We’re sure you’ve read about the horrible shooting that happened in California over the weekend. You’ve probably even heard about the undertones of mental health, gun control, and misogyny. You’ve probably followed the hashtags, and maybe you’ve had these conversations with your friends.
All of these different underlying issues can, should, and have been discussed in relation to the shooting, and there’s been quite the outpouring of opinions, responses, and reactions. But we don’t think that’s enough. It’s powerful and important that people are raising their voices on social media, through blogs and websites, and creating online communities who won’t tolerate violence against women. But we think the movement needs to be much larger, and needs to actually be a movement. Speak About It works on a relatively small scale: we stage performances at high schools or colleges, for a portion of the student population, and then it’s up to them to continue the conversation. And this movement is similar. The show is only really a success if audience-members take what they’ve learned during the performance and apply it to their lives: talk about it with friends, ask for consent, be an active bystander. Notice those are all action verbs. It’s fantastic that people are speaking out against violence against women and sexism and bringing attention to a larger national (and international) problem, but we need to do more than just tweet about it.
It’s not our job to analyze this crime; we are not experts in mental health or gun violence or even the perpetuation of misogyny, but we are educators who promote communication. Jaclyn Friedman articulates this in a TIME blog post about sex education being part of the cultural and social structure in which this violence was perpetrated.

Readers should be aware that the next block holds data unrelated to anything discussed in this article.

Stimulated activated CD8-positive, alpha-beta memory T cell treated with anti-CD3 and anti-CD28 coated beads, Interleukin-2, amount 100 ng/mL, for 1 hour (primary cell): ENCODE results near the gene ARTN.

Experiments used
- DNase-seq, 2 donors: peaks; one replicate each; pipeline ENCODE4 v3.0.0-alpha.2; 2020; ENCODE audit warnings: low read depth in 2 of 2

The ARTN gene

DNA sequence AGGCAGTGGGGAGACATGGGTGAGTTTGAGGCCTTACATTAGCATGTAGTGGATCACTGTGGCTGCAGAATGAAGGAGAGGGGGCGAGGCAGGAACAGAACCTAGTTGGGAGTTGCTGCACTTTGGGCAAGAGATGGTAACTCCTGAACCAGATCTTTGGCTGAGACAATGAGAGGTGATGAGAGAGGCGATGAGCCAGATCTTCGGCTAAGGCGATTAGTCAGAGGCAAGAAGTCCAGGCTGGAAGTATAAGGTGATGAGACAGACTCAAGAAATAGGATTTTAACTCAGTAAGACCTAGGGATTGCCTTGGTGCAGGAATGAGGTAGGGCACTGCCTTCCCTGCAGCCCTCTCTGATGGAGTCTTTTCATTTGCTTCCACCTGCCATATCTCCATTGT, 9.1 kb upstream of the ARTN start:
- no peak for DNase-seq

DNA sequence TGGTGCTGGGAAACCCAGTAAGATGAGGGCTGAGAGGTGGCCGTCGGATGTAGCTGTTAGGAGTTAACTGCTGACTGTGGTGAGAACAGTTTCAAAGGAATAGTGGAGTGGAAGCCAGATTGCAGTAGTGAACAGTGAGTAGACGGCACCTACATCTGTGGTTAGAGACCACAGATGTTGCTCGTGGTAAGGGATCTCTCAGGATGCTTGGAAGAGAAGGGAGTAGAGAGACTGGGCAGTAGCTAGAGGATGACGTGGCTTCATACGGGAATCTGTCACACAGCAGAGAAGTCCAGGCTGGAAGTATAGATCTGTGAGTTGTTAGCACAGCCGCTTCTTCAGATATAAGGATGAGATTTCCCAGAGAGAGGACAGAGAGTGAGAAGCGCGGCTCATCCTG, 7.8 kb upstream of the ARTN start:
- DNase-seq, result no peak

Obviously, it wasn’t the sexual culture alone that drove [Elliot] Rodger to kill. Most of us who are exposed to these damaging messages don’t stockpile weapons, let alone loose them on our community. But Rodger himself was pretty clear that his beliefs about women and sex were a big part of the fuel that caught fire inside of him. And it didn’t have to be that way. What if instead young men like Rodger could grow up learning that sex is about communication, not consumption, and that being a man has nothing to do with your number.”
People are demanding change for how we teach about sexuality, how our college and universities react to sexual assaults, and how our leaders navigate through what is quickly becoming an epidemic. Movements must start somewhere, and we have turned to the internet to spark conversations about social change, but change must occur from actions. Yes, keep the conversation moving forward, but we also need to have these conversations in person, with peers and partners and from parents to children.